Last night, the Braves' top 3 relievers (Eric O'Flaherty, Jonny Venters, and Craig Kimbrel) struck out 6 batters in 3 innings. This is nothing new for these guys, or for the Braves' bullpen as a whole, this year. The team has five different relievers with at least 10 innings pitched and at least 8.5 strikeouts per 9 innings pitched (K/9): Kimbrel (13.5 K/9), George Sherrill (12.2 K/9), Cory Gearrin (11.1 K/9), Venters (8.6 K/9), and O'Flaherty (8.6 K/9).
So it should come as no surprise that the Braves' bullpen leads all of baseball in strikeout rate. They've averaged exactly a strikeout per inning this year (9.0 K/9): 183 strikeouts in 183 innings.
An entire bullpen averaging a strikeout an inning is pretty rare. It's been done only 10 times before. The #1 team should be pretty familiar:
- 2010 Braves, 10.06 K/9 (wow!)
- 2001 Cubs, 9.82 K/9
- 2010 Padres, 9.57 K/9
- 1999 Mets, 9.39 K/9
- 1999 Astros, 9.36 K/9 (another Billy Wagner team)
- 2010 Cubs, 9.26 K/9
- 2005 Cubs, 9.20 K/9
- 2004 Angels, 9.07 K/9
- 2010 White Sox, 9.05 K/9
- 1997 Astros, 9.00 K/9 (Wagner again)
- 2011 Braves, 9.00 K/9 (in progress)
In fact, the 2009 Braves, despite having none of those six relievers, also led MLB in strikeouts. That team put up an 8.46 K/9 thanks to dueling closers Rafael Soriano and Mike Gonzalez, plus Kris Medlen. So if this year's team keeps it up, that'll make 3 straight years topping MLB in bullpen strikeout rate, despite huge turnover. I think some applause is in order.
Much more about the Braves' history of bullpen strikeouts, dating back to the 1990s, after the jump.
In the list above, I gave the top 10 K/9 seasons of all time. If I had extended that list to the top 40 seasons, there would have been six more Braves teams on there: every year from 1997 through 2001, plus that league-leading 2009 total I mentioned above.
What's that sound I hear? Is that a commenter complaining that the Braves' bullpens sucked during the division title streak? That possibly hallucinated sound is wrong, though. The Braves' bullpen was actually great pretty much every year from 1993 through 2003. Sure, they weren't any good in 1991 or 1992, and yes, there were those dark years in the mid-2000's (more on those later), but in between? Dominance.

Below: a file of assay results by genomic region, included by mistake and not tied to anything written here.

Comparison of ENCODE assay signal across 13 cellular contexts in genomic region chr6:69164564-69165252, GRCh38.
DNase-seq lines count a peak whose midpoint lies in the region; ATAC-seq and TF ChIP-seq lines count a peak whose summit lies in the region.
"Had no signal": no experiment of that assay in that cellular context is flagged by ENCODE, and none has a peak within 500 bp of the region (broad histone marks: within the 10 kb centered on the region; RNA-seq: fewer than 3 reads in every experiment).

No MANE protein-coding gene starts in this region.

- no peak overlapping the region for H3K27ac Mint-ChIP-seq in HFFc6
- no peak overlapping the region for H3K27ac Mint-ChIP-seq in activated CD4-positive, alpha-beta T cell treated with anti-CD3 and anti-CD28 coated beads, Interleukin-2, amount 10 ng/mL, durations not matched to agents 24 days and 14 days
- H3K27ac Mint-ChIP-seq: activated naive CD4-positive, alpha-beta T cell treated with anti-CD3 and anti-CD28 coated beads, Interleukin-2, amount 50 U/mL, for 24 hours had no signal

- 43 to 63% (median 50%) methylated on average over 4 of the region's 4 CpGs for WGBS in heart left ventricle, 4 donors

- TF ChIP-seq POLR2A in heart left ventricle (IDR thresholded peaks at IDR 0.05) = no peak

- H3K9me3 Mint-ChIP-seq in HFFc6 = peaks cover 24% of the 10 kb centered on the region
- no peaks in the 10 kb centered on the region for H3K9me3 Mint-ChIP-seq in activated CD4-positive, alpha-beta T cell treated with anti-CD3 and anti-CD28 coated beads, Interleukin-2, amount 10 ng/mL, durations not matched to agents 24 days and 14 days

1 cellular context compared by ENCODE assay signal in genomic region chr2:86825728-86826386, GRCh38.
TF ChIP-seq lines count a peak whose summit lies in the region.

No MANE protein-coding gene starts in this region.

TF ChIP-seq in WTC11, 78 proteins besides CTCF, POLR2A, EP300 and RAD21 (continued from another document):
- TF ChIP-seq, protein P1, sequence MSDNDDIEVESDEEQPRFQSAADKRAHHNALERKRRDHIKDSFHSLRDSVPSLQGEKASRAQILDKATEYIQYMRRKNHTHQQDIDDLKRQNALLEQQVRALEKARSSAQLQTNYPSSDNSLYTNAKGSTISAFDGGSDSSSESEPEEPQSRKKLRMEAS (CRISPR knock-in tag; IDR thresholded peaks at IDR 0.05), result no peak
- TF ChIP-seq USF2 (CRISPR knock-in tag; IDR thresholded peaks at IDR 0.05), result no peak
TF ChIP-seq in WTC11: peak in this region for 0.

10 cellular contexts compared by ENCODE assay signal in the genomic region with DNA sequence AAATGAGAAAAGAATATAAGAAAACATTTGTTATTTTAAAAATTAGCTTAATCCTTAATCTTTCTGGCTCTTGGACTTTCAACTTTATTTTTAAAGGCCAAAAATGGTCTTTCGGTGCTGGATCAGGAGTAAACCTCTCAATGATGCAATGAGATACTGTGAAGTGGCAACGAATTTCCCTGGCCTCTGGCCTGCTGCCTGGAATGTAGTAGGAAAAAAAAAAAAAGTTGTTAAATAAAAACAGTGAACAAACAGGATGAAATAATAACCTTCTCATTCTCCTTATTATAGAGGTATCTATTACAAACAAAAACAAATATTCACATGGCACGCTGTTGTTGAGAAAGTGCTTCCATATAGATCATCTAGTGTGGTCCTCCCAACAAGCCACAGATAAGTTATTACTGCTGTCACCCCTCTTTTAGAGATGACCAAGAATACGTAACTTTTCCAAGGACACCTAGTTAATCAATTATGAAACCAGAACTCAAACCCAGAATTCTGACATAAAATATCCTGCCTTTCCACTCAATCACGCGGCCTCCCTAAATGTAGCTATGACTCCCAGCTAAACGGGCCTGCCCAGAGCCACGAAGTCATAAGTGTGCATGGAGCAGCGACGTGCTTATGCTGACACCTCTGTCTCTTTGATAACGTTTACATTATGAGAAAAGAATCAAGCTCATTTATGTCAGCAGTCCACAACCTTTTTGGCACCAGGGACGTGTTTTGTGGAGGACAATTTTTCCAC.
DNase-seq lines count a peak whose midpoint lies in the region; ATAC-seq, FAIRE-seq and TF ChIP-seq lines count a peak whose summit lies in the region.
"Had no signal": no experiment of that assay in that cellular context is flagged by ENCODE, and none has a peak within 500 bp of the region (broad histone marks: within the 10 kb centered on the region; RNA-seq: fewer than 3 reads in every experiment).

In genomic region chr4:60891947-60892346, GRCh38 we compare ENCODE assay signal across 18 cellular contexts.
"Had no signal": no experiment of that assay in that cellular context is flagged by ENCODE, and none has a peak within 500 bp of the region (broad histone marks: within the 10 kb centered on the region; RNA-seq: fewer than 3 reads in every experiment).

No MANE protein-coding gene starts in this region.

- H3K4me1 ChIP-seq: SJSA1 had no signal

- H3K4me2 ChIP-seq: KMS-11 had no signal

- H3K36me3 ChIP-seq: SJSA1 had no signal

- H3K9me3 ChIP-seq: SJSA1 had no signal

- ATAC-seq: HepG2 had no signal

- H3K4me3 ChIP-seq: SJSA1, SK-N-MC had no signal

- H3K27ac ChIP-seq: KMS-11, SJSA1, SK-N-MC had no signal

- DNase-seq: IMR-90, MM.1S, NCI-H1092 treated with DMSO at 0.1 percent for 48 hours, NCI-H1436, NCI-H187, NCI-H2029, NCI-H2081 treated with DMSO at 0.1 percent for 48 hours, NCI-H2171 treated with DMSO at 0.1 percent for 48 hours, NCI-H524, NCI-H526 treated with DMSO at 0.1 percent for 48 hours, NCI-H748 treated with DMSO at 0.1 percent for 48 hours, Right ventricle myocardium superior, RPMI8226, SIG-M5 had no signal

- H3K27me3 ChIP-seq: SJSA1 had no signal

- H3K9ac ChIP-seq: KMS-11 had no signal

Allow me to show you something. Here is a graph of the Braves' bullpen's strikeout rate since 1990, compared to the league average (click image to enlarge):
During the height of the Mark Wohlers era, the Braves consistently had one of the most strikeout-heavy bullpens in baseball. They ranked in the top 5 in MLB every year between 1993 and 2001, including 1st place finishes in '93, '94, and '98.
The Braves dropped a bit to 8th in 2002 and 5th in 2003 before cratering to well below-average from 2004-2006. I like to call this "The Chris Reitsma Effect." During his 3 years in the Braves' bullpen, they finished 18th, 20th, and 25th in strikeout rate.
After ditching Reitsma, the Braves' K/9 numbers not-so-mysteriously rose, hitting 12th in 2007 and 8th in 2008. And of course they have led the league in each of the past 3 seasons.
All in all, this is quite an illustrious tradition of bullpen strikeouts--one that is mirrored by success in other pitching metrics (though those will have to wait for another post).
Here's another graph that illustrates the same point. On this graph, I use K/9+ instead of K/9. K/9+ is like ERA+ in that 100 is the league average and each point above/below 100 is equal to 1% above/below average. So a 110 mark is 10% above average and a 92 mark is 8% below average. Just how much better than the league have the Braves' been over the years?
The Braves' relievers have been at least 10% better than average at striking batters out in 13 of the last 21 years, and above average in 16 of the last 21 years. They were at least 11% above average every year from 1993 to 2001. Every year. For 9 straight seasons. And they're working on another 3-season streak right now.
The Braves have two of the top 10 seasons since 1990 in terms of K/9+ (last year at #7 and 1999 at #9). Counting this season, they have 9 seasons in the top 43. Only the Cubs (3 in the top 10, 7 in the top 40) can compare, but all of those Cubs seasons have come since 2001, so their tradition of strikeouts is not as long as the Braves'.
Basically, with the exception of the Reitsma Effect, the Braves have had great strikeout bullpens consistently for nearly 20 years. And with Craig Kimbrel, Jonny Venters, and other great young arms under team control for many more seasons, there is no end in sight.